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To arrive at literary Nirvana one must first pass through all the stages of reading. Illiteracy is still a sad reality in Europe and all over the World.
Although everyone has the potential to read, social inequality often trumps the ideal of equal opportunity, exacerbating the problem.
And yet reading is as important as eating and drinking. Victor Hugo even said, “Reading is like eating and drinking. The spirit that does not read shrinks like the body that does not eat.”
“A book is a window through which to escape.” (Julien Green)
Our childhood hero, Tintin is without doubt one of the greatest travellers of the twentieth century. He is an intrepid adventurer with a big heart who helps us to discover the world.
Peru, America, Egypt, China, the Amazon, Scotland, Morocco, Tibet... the brave reporter has been around the world many times. Tintin has beaten Al Capone, dismantled a gang of counterfeiters in Scotland, neutralised drug smugglers in the Mediterranean, walked on the Moon before Neil Armstrong, crossed the Sahara desert on a camel, climbed the Himalayas, explored the Atlantic Ocean, visited ancient Egyptian tombs, discovered a lost Inca city in Peru, met forgotten tribes in South America and Africa... and more!
Prisoners of the Sun, The Shooting Star, The Blue Lotus, Red Rackham's Treasure... story titles steeped in mystery, atmosphere and the promise of exotic travel. In 24 books and almost as many destinations, Tintin has become a symbol of adventure. Yesterday as today, he takes his readers on journeys around the world, all from the comfort of their armchairs.
The Adventures of Tintin are today counted among the powerful and timeless literary classics of their genre.
Bernard Pivot, the man who brought books to television, places Tintin alongside the Fables de La Fontaine, the Lettres de Madame de Sévigné and the works of Perrault.
During the first decade of the twenty-first century, Moulinsart launched The Adventures of Tintin in digital format.
Today digital technology is part of daily life. It is crucial to keep up with the times, even if the smell and touch of paper is deemed a pleasure by book lovers, including Tintin fans.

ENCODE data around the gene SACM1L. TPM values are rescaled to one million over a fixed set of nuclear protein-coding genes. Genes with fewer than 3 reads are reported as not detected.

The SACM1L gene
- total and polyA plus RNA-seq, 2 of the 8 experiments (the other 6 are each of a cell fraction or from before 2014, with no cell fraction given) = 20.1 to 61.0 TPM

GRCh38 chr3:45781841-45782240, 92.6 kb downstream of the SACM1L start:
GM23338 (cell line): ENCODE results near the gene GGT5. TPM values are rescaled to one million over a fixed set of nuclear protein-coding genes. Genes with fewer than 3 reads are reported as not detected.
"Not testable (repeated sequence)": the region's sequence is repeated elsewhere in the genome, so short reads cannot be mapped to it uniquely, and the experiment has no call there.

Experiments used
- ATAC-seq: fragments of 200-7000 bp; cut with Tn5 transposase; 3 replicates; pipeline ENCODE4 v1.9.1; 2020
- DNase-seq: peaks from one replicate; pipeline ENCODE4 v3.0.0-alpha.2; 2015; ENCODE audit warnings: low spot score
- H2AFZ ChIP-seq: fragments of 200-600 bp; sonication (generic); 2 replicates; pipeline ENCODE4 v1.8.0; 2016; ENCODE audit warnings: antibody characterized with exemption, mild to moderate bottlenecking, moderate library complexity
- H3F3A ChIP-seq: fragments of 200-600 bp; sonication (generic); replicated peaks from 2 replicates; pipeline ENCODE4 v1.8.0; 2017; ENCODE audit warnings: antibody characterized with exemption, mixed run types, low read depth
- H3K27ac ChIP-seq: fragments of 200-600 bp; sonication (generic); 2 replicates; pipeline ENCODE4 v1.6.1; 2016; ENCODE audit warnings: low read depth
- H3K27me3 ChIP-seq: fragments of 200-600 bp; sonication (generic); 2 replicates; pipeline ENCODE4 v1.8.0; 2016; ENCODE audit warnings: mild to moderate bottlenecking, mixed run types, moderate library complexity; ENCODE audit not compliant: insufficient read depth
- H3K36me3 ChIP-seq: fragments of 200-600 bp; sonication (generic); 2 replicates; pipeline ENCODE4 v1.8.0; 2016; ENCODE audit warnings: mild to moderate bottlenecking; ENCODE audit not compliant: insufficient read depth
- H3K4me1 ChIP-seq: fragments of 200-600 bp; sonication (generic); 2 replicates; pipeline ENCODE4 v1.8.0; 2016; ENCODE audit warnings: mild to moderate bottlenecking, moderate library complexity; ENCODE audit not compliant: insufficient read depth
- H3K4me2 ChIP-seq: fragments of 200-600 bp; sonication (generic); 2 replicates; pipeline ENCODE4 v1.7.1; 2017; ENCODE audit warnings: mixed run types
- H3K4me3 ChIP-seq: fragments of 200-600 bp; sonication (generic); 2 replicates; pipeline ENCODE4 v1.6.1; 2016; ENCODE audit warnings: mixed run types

From now on the first experiences that new generations have with reality are often digital. Books are no longer objects kept on shelves; today they are displayed on screens. Does this diminish or increase the pleasure of reading? Are digital books more practical, intelligent or intelligible?
Depending on new concepts and formats, the answers to these questions may be positive. Some things are certain: books are now more portable and you can keep thousands of them in your house without worrying about dust! Digital books are also potentially highly interactive (links, video, images, audio, educational material, etc.), and can be easier to read with such tools as screen brightness adjustment, font size and other parameters. There are also new social dimensions such as the capacity to share content at a distance, comment on content, etc.
This list is not exhaustive and the potential is enormous. And the fact remains that the good old book will always be better for reading in the bathtub! But the idea is not to kill off the traditional format, rather to enhance the experience of reading with new dimensions.
It is with this in mind that a new version of the Tintin App has been launched, which contains some fundamental features essential to this brave new world of reading. Here are some of the advantages:
The bookshelf decorated with figurines.
As you make purchases you discover more figurines.
Symbols for the options available in the books – only on iOS.
Example of the “Extras” option: free E-books, résumé, documentary – only on iOS.
Example of a free E-book: Egypt travel diary – only on iOS.
Example of a free E-book: Egypt travel diary (part 2) – only on iOS.
Example of a documentary video: Sur les Traces de Tintin – only on iOS.
Example of a languages option – only on iOS.